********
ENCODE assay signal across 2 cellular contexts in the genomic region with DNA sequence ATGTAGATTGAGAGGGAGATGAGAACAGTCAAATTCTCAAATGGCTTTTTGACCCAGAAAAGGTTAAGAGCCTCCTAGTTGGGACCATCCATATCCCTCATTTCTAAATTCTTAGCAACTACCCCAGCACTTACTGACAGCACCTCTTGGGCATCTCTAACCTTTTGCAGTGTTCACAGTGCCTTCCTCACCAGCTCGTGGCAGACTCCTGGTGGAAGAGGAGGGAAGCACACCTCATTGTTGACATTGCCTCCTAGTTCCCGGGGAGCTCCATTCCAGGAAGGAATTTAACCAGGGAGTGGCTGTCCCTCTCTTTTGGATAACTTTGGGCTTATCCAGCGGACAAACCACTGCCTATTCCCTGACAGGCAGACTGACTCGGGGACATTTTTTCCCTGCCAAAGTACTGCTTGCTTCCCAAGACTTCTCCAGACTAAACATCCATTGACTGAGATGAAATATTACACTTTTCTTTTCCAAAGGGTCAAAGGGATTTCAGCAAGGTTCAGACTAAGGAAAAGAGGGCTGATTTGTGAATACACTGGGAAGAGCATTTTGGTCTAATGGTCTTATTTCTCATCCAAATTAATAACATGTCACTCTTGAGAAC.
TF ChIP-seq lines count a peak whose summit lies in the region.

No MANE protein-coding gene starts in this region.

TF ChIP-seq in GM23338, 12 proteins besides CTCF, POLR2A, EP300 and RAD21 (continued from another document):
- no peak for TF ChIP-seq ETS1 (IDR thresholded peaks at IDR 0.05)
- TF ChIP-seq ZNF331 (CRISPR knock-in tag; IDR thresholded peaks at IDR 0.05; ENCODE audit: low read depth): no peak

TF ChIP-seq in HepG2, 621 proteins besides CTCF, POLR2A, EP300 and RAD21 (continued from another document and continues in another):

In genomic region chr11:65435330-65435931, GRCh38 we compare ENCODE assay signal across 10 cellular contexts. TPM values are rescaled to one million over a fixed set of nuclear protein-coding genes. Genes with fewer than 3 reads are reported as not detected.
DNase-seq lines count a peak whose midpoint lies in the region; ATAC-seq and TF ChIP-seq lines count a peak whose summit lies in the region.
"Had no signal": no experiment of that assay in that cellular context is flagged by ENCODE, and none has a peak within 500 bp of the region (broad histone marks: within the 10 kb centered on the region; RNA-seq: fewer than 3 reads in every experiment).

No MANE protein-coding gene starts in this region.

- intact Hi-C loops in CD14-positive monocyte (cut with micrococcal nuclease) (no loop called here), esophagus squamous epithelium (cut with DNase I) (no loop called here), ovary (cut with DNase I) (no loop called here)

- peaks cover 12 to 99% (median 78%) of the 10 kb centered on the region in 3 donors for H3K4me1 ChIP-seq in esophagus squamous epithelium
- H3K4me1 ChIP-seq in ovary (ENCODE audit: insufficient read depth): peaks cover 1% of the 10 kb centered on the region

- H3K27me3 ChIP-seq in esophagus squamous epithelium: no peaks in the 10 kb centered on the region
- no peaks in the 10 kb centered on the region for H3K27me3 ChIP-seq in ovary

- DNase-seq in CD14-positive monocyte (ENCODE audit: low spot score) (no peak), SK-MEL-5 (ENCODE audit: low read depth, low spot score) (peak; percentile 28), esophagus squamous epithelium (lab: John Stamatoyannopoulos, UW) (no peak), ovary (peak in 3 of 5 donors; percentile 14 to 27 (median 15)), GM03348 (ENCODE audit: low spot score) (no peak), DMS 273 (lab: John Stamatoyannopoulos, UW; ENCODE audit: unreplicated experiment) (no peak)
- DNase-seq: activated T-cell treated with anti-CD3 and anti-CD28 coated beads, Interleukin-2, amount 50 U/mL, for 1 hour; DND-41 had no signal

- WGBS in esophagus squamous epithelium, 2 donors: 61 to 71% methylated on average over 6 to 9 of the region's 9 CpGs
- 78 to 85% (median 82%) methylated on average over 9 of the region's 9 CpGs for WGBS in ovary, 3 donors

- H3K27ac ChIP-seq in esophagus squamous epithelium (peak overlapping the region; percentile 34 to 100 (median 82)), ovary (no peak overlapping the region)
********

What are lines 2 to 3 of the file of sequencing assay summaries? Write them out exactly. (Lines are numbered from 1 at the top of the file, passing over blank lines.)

TF ChIP-seq lines count a peak whose summit lies in the region.

No MANE protein-coding gene starts in this region.